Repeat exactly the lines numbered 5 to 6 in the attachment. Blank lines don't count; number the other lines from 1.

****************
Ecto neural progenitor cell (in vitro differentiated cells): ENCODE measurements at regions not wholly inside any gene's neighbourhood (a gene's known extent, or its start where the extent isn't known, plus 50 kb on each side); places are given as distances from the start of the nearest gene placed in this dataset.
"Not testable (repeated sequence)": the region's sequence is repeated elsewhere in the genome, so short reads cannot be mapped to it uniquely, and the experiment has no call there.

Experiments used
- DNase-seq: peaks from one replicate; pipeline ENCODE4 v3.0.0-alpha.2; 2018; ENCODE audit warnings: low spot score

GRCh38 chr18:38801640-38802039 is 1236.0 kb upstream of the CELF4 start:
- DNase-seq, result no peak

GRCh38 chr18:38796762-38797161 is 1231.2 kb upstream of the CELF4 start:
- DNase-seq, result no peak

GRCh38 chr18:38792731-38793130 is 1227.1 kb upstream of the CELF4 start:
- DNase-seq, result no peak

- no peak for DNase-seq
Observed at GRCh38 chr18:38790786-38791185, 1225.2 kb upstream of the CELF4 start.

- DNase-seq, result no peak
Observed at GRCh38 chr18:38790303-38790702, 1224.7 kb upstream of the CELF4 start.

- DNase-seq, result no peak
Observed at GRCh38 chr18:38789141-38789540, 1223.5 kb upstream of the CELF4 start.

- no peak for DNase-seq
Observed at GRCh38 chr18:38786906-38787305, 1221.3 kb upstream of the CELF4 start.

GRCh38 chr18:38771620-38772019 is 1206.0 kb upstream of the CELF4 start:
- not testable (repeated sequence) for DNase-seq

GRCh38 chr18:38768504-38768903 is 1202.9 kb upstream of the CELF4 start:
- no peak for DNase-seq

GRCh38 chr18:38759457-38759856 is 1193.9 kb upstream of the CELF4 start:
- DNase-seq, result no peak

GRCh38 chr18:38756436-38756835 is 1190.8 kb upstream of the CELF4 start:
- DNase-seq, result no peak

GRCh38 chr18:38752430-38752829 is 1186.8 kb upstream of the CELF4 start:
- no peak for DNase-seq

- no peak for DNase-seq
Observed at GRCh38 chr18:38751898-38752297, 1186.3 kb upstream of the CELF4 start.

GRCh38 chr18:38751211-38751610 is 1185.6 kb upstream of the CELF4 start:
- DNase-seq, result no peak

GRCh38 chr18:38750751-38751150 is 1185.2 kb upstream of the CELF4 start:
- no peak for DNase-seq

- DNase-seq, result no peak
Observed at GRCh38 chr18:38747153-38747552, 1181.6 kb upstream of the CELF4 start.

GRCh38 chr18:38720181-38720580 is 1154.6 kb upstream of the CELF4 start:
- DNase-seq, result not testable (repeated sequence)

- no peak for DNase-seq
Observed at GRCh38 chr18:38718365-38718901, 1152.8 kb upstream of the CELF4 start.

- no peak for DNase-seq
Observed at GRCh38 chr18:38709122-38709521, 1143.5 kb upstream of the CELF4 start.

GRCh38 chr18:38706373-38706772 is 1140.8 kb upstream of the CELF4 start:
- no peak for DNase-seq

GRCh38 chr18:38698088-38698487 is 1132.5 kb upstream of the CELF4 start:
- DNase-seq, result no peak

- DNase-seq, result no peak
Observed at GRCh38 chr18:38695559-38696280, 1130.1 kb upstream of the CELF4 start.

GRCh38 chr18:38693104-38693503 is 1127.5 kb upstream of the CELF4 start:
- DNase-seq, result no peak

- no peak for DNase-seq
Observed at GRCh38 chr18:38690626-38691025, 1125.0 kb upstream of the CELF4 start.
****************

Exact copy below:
GRCh38 chr18:38801640-38802039 is 1236.0 kb upstream of the CELF4 start:
- DNase-seq, result no peak